So you’ve persuaded your data leaders and key stakeholders that the only way to achieve a data-driven culture is by adopting an Agile Data Governance methodology. Great! You’re on your way to becoming an organization where data producers and data consumers work together to the benefit of all.
But where do you start? And what steps do you need to take to shift away from top-down governance and into your new approach?
It all has to do with continual improvement. Read this third post in our Agile Data Governance series to learn how you can get your team rolling on your first-ever agile data sprint so your entire organization can begin to collect, enrich, and iterate on your institutional knowledge.
Preparing for Your First Agile Data Governance Sprint
Top-down governance takes a ‘boil-the-ocean’ approach to implementation and is centered around multiple user groups and/or use cases, often resulting in lengthy implementations and unnecessary work that is not directed by actual end-user feedback.
By contrast, Agile Data Governance adheres to a crawl-walk-run philosophy where efforts are focused around building a prioritized initial use case involving known personas and a small number of data and/or analytics sources. This gets data into the hands of end users fast, so you can immediately begin to measure the impact of your project, and iterate for future use cases.
Agile Data Governance uses a flywheel model with top-down curation from experts and data owners who publish to and enable day-to-day users. Bottom-up consumption and crowdsourcing helps contribute back use cases, metadata suggestions, and analysis insights.
Governance and auditing/measuring is an activity that is an umbrella over the entire program. Overall, the company works together to collect, enrich, and iterate on institutional knowledge.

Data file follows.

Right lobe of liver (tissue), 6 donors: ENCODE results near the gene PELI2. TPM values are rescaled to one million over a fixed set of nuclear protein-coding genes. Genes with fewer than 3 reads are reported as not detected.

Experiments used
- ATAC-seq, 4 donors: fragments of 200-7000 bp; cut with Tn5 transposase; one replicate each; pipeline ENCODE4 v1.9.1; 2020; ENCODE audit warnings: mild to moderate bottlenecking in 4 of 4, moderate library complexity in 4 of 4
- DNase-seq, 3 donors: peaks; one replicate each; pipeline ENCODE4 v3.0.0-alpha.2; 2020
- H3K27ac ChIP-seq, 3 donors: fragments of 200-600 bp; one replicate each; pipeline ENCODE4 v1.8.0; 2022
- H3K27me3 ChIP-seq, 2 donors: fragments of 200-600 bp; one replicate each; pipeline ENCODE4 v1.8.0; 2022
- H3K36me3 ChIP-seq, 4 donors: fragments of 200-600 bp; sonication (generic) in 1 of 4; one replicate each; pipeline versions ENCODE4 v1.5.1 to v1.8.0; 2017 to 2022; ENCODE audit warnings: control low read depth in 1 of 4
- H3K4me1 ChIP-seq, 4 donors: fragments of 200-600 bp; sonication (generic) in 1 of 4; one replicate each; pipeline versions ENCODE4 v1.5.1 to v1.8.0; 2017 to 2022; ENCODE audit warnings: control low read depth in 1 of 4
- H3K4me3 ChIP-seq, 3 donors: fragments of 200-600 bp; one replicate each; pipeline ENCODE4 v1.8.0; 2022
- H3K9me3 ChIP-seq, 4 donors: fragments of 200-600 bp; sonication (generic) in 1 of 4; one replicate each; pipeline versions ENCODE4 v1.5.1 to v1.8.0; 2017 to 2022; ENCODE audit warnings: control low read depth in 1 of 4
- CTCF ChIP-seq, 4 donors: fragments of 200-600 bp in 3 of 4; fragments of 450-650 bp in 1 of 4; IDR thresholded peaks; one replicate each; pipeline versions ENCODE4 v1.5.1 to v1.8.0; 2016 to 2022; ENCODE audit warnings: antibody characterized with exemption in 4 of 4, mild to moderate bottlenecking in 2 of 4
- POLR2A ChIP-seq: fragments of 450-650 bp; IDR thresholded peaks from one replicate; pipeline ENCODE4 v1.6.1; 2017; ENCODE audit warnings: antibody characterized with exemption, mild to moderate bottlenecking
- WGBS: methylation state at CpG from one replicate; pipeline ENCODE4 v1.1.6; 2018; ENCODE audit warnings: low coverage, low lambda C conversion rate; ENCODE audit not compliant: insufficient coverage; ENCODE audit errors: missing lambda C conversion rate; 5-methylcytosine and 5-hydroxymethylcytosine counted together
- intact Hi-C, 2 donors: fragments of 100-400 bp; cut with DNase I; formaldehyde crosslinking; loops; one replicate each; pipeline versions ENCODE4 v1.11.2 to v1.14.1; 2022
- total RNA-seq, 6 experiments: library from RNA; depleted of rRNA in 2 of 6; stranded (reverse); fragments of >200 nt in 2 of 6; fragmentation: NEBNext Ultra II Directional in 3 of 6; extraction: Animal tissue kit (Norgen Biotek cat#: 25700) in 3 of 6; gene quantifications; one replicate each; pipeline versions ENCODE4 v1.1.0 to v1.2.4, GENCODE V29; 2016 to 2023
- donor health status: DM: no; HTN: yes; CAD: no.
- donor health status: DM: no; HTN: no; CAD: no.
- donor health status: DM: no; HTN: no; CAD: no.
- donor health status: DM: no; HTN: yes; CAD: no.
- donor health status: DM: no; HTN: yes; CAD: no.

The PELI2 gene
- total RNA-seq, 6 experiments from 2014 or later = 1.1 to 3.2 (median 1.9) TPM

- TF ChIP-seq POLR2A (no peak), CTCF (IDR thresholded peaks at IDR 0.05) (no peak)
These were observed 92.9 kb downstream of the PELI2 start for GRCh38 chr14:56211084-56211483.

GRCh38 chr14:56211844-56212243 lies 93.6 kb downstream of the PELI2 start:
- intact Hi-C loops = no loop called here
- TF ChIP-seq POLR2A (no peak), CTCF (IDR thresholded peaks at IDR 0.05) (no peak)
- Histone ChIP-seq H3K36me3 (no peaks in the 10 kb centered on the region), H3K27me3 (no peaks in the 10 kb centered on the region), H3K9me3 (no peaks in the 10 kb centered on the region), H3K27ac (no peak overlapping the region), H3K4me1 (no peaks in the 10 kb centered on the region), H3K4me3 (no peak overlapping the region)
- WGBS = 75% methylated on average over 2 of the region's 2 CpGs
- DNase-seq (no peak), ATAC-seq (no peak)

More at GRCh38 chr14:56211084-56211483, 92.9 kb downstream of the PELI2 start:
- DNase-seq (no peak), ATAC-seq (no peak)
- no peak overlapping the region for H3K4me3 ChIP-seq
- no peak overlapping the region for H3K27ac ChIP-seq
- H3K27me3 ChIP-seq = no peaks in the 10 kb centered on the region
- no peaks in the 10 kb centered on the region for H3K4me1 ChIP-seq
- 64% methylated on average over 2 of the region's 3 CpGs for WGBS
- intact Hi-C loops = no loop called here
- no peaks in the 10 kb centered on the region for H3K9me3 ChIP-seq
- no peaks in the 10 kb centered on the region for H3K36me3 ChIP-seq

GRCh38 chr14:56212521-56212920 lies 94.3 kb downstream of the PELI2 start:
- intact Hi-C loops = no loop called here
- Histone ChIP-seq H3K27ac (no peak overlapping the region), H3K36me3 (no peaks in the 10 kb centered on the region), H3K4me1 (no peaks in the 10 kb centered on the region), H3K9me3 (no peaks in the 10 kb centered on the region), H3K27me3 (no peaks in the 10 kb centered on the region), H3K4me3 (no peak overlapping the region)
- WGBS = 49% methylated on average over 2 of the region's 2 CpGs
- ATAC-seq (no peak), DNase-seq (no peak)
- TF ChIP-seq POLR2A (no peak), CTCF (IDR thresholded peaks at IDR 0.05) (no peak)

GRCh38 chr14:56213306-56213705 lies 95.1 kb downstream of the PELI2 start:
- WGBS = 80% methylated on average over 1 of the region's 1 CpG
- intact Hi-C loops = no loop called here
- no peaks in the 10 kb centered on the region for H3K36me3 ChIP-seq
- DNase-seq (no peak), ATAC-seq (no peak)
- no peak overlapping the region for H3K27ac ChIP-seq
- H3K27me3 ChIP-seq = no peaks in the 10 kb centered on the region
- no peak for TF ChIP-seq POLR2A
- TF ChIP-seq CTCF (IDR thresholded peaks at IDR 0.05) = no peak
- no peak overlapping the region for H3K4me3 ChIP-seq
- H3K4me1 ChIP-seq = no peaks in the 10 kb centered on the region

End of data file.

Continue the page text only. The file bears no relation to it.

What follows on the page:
As you onboard new use cases, new departments or user groups, and new data and analysis source systems, consider how each of these steps can be done successfully, and how the overall cycle can be performed more quickly, effectively, and sustainably.
Building a Use-case Backlog
A key component of implementing Agile Data Governance is building a use-case backlog. At its core, a use-case backlog is a prioritized list of the common business questions you want your program to solve for.
Here are a few tips to help you get started:
- Create epics to capture top-level questions; it’s helpful to express these as scientific hypotheses, i.e. “Increasing user engagement will result in a net revenue retention increase.”
- This then drives you create stories like “I need a consistent measure of engagement” and “define net revenue retention”
- The stories bucketed under each epic should align to a unit of work; example: curation and data acquisitions, analytics (modeling, dashboards, reports, metrics, etc.)
- Align on a peer-review process and definition of done to ensure stories are satisfactorily completed before moving on to new use cases
Upon completion of the initial use case, it is important to perform a retrospective and document what you learn. To borrow again from our friends in Open and Agile software development at Product Plan:
A retrospective is a meeting held after a product ships to discuss what happened during the product development and release process, with the goal of improving things in the future based on those learnings and conversations.
For those who have never participated in a retrospective before, Atlassian Team Playbook provides detailed instructions for running one.
Applying this methodology will give you detailed insight into what went right, what went wrong, and what you can do to improve future use-case implementations.
And there you have it; your first agile data governance sprint is complete. Just remember, the key to improving is continued iteration. So do it again, and again, and again.
Want to learn more? Download the Agile Data Governance playbook.
If you’d like to learn more about implementing Agile Data Governance sprints into your data governance workflows, download the Agile Data Governance playbook.